3. Determine the most important tasks. For the biggest ROI on your efforts, take a look at the parts of the game that would return you the biggest gains if you were to put effort into them. Imagine that you’re over defending your big blind against early position openers in multi-table tournaments. If you put the time into fixing this leak, you would lose less from the big blind and your win-rate would improve substantially. There are many different ways you could work to improve this area, and some would probably yield better results than others. This fact underscores the key point:

• Purposeful practice requires doing the thing that delivers the most results. This never seems to be the easiest thing, but if you are going down the path of purposeful practice, you should do the most effective thing, even when it is hard.

4. Focus is critical. Your mind must be completely dialed in on your studies or your practice time cannot be considered purposeful. For the duration of your study session, put all of your attention on your practice. One interesting and encouraging fact is that short but frequent study/practice sessions are more effective than long but less frequent sessions. This is good news for several reasons but the main one is that it is easier to focus intensely for shorter periods of time. 

5. Measure your progress. Pick up almost any business book and you’ll see some version of the saying that “what gets measured gets improved” and poker is certainly no different. You need to figure out a method for tracking your progress towards your learning goals. Besides keeping you on track, measuring progress has a way of motivating you. Tracking and measuring doesn’t have to be elaborate, but you need to get some data to work from.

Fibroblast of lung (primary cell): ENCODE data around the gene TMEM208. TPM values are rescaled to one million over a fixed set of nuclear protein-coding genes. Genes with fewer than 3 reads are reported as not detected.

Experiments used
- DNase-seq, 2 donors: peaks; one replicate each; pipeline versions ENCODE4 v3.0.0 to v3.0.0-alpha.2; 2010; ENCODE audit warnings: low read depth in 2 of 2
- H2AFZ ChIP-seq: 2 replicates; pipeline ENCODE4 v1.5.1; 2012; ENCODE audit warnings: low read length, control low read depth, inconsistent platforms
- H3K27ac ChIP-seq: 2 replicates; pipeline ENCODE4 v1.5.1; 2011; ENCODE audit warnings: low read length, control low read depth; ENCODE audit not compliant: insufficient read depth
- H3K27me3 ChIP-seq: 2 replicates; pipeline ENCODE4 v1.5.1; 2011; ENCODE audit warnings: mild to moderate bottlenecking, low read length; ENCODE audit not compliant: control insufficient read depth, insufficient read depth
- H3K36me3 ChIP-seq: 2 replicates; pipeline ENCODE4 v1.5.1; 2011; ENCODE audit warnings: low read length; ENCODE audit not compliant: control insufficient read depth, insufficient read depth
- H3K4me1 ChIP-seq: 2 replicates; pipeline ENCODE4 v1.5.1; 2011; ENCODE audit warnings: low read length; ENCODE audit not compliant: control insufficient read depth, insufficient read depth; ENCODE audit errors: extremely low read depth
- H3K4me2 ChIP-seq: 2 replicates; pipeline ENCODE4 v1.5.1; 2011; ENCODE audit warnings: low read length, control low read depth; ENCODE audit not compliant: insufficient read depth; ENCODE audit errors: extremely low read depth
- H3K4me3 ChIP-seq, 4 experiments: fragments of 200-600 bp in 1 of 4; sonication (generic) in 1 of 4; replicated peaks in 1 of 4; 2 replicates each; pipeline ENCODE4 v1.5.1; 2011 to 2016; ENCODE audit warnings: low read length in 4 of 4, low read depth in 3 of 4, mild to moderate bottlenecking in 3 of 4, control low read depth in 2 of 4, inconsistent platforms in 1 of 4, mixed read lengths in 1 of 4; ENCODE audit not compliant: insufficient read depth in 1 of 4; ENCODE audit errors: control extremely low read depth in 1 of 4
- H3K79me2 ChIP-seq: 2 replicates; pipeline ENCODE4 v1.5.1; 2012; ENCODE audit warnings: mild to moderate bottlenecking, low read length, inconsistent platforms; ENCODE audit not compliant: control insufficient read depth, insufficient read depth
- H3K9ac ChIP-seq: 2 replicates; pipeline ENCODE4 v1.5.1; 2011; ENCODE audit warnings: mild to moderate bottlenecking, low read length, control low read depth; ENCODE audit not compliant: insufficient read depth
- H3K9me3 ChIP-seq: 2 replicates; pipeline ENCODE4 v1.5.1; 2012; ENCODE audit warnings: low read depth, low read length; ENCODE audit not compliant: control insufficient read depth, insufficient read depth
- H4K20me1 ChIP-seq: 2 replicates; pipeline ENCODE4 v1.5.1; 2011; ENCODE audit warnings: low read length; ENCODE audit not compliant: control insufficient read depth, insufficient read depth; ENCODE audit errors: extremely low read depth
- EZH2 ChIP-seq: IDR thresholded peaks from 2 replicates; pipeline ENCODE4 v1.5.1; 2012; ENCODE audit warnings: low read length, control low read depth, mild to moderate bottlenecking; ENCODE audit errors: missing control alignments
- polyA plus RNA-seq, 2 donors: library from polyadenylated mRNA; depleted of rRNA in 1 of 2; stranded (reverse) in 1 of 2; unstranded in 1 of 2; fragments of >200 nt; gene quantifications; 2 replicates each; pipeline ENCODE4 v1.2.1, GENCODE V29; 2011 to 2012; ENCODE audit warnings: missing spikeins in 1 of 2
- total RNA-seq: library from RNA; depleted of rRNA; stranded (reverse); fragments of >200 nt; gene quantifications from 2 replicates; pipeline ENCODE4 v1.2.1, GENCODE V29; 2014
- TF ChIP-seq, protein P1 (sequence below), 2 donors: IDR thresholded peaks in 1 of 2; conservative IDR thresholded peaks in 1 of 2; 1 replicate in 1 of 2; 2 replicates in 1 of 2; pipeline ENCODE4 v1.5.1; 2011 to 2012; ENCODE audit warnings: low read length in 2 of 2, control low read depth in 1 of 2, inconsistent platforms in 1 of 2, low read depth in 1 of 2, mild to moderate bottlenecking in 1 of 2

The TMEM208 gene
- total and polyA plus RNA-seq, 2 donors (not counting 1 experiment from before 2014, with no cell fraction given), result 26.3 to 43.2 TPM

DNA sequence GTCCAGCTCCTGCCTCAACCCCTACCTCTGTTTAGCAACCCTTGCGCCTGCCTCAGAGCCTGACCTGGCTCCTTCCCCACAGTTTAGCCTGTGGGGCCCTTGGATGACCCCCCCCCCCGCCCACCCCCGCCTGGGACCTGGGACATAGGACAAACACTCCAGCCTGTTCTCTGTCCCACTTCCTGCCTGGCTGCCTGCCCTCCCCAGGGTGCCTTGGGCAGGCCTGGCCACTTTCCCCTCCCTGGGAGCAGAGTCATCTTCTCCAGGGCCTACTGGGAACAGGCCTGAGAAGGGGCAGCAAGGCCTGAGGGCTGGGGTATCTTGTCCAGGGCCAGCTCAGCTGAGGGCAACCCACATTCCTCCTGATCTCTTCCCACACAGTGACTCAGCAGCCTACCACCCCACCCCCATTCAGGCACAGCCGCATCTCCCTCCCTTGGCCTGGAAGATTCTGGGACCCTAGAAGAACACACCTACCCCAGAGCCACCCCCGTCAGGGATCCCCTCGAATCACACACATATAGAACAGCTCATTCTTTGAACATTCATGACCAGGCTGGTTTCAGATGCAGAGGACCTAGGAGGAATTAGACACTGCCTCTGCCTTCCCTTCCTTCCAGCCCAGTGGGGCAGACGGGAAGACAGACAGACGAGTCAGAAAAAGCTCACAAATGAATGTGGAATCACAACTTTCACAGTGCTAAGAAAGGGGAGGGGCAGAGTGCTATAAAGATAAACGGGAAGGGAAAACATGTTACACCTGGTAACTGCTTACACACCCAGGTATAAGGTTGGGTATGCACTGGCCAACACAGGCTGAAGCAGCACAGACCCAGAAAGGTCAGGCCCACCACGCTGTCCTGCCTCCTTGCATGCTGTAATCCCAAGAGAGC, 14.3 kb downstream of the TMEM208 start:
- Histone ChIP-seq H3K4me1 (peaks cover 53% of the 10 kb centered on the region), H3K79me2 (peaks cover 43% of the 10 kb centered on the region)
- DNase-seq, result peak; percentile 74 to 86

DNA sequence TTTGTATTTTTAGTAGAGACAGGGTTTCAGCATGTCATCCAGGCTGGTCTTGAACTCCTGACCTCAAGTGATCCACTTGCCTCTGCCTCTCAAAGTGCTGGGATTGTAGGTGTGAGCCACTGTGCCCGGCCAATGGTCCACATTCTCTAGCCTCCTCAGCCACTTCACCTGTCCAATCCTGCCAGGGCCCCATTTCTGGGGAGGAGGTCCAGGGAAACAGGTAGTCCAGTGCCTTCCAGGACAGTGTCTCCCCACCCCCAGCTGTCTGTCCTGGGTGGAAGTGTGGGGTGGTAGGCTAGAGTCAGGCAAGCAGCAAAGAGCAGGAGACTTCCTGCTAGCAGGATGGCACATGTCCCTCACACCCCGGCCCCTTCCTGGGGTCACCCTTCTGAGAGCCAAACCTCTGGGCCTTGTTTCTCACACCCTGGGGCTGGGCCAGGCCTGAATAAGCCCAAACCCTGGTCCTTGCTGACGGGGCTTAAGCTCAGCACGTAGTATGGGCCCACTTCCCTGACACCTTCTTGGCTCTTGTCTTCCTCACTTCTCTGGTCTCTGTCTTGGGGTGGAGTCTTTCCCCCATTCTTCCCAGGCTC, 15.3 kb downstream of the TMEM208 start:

6. Find a coach. The best in every field use coaches. The best violinists in the world have a teacher; the best tennis players have coaches, and certainly the best poker players in the world have a coach (or two or three). You’ll get better feedback from a coach than you can get from yourself because self-awareness is limited. As soon as you can afford to, look into getting the best coaching that you can. If you’re just getting started, look into coaching sites or even forums. Sure, you have to be skeptical about the information you receive, but some of it is surprisingly good. Just make sure you go in with a plan and don’t just hop from topic to topic. Remember, you must have a clear learning goal if you want to be efficient! 

Purposeful practice is the most reliable way to become proficient at poker, but remember, this type of practice is quite challenging. Experts like Ericsson believe that it’s only possible to engage in true purposeful practice for at most a few hours each day. That’s because it requires so much focus and that limits how much you can do in one sitting.

Don’t get discouraged, though. By applying these ideas diligently and consistently, you’ll see improvement in no time! ♠

Dr. Tricia Cardner is a mental game coach, licensed professional counselor, & former psychology professor who has been an avid poker player since 2007. She is the author of Positive Poker & Peak Poker Performance (both featuring commentary by Jonathan Little) and Purposeful Practice for Poker with co-author Gareth James who she also podcasts with at Poker on The Mind. You can sign up for her FREE online course Rev Up Your Poker Success at